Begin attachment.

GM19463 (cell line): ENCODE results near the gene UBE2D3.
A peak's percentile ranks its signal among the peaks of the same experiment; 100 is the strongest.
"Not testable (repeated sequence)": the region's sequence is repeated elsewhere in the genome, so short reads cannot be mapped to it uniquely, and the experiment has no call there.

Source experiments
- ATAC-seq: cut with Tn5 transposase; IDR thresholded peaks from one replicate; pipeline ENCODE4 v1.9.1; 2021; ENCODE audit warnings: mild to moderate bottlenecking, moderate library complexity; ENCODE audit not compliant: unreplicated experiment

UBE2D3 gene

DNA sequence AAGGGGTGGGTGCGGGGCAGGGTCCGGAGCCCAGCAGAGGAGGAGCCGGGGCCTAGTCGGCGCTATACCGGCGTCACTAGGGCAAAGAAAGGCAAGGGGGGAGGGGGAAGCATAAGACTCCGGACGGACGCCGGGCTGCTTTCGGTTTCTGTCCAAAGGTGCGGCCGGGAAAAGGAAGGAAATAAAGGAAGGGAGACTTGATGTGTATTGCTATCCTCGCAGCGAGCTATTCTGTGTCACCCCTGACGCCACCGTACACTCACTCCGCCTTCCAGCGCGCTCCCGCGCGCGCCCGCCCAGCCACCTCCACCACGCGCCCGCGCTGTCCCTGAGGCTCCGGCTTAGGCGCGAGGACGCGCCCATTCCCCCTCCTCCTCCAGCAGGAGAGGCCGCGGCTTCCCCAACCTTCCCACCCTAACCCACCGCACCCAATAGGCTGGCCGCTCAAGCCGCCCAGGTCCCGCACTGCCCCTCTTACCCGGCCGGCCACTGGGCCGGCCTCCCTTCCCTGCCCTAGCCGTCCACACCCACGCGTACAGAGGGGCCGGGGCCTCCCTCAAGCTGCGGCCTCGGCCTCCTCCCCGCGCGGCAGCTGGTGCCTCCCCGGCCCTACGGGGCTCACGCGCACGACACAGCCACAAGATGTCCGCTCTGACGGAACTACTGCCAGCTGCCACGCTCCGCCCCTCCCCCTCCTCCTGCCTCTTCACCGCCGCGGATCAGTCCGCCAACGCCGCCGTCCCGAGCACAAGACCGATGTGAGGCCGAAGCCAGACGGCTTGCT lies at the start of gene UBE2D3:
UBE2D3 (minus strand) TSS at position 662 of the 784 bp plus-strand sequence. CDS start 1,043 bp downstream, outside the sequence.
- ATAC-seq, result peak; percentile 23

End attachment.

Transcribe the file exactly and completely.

GM19463 (cell line): ENCODE results near the gene UBE2D3.
A peak's percentile ranks its signal among the peaks of the same experiment; 100 is the strongest.
"Not testable (repeated sequence)": the region's sequence is repeated elsewhere in the genome, so short reads cannot be mapped to it uniquely, and the experiment has no call there.

Source experiments
- ATAC-seq: cut with Tn5 transposase; IDR thresholded peaks from one replicate; pipeline ENCODE4 v1.9.1; 2021; ENCODE audit warnings: mild to moderate bottlenecking, moderate library complexity; ENCODE audit not compliant: unreplicated experiment

UBE2D3 gene

DNA sequence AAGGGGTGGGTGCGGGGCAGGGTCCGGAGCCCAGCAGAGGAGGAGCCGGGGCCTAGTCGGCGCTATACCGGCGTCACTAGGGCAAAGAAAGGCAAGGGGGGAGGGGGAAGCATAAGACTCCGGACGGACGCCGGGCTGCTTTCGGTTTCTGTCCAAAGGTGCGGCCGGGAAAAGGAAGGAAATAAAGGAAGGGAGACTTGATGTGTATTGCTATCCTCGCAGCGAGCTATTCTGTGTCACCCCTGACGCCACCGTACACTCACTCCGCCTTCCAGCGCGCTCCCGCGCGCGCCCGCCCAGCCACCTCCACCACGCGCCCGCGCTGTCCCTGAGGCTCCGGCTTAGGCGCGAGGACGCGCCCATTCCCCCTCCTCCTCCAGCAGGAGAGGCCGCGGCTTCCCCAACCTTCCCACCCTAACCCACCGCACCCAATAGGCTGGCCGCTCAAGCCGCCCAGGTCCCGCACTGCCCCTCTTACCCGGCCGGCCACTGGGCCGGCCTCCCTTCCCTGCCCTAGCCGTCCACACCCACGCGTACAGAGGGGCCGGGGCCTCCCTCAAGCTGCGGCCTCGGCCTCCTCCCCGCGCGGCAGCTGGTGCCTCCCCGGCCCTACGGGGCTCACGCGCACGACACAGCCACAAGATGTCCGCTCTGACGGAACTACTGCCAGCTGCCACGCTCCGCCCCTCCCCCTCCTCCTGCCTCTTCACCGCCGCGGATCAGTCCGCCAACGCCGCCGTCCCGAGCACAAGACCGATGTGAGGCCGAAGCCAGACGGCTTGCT lies at the start of gene UBE2D3:
UBE2D3 (minus strand) TSS at position 662 of the 784 bp plus-strand sequence. CDS start 1,043 bp downstream, outside the sequence.
- ATAC-seq, result peak; percentile 23